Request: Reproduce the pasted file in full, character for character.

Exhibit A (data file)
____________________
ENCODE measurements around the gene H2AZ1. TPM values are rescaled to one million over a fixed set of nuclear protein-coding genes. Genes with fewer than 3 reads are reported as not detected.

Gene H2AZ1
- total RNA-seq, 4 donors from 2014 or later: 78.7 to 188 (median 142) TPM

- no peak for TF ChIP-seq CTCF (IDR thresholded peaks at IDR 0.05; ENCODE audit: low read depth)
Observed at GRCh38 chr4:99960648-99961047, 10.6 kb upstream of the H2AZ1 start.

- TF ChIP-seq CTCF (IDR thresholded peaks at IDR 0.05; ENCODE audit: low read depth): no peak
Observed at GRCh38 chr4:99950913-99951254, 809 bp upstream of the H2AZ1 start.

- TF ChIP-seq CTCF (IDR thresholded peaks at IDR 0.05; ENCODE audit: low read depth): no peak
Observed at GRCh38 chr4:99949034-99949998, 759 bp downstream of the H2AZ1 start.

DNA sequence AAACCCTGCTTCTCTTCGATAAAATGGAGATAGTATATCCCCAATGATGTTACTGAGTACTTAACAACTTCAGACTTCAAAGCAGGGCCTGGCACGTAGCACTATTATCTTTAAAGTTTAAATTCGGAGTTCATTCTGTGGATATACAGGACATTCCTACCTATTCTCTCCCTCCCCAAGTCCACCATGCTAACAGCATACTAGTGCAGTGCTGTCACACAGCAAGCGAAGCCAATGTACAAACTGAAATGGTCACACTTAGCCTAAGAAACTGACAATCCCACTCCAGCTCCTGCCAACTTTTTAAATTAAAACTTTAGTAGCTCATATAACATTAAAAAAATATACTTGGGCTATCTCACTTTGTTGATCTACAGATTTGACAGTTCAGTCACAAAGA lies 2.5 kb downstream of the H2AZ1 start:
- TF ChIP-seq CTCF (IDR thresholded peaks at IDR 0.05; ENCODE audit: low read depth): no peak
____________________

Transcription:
ENCODE measurements around the gene H2AZ1. TPM values are rescaled to one million over a fixed set of nuclear protein-coding genes. Genes with fewer than 3 reads are reported as not detected.

Gene H2AZ1
- total RNA-seq, 4 donors from 2014 or later: 78.7 to 188 (median 142) TPM

- no peak for TF ChIP-seq CTCF (IDR thresholded peaks at IDR 0.05; ENCODE audit: low read depth)
Observed at GRCh38 chr4:99960648-99961047, 10.6 kb upstream of the H2AZ1 start.

- TF ChIP-seq CTCF (IDR thresholded peaks at IDR 0.05; ENCODE audit: low read depth): no peak
Observed at GRCh38 chr4:99950913-99951254, 809 bp upstream of the H2AZ1 start.

- TF ChIP-seq CTCF (IDR thresholded peaks at IDR 0.05; ENCODE audit: low read depth): no peak
Observed at GRCh38 chr4:99949034-99949998, 759 bp downstream of the H2AZ1 start.

DNA sequence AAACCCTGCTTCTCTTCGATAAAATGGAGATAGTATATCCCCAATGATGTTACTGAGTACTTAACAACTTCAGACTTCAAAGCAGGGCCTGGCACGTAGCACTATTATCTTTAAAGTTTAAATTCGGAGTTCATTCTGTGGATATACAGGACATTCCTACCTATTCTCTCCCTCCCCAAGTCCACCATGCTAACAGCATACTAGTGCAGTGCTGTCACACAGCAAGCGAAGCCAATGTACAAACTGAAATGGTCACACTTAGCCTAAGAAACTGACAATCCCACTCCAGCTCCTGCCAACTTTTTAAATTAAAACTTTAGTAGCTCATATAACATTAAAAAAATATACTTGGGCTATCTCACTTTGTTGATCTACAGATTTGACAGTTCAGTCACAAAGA lies 2.5 kb downstream of the H2AZ1 start:
- TF ChIP-seq CTCF (IDR thresholded peaks at IDR 0.05; ENCODE audit: low read depth): no peak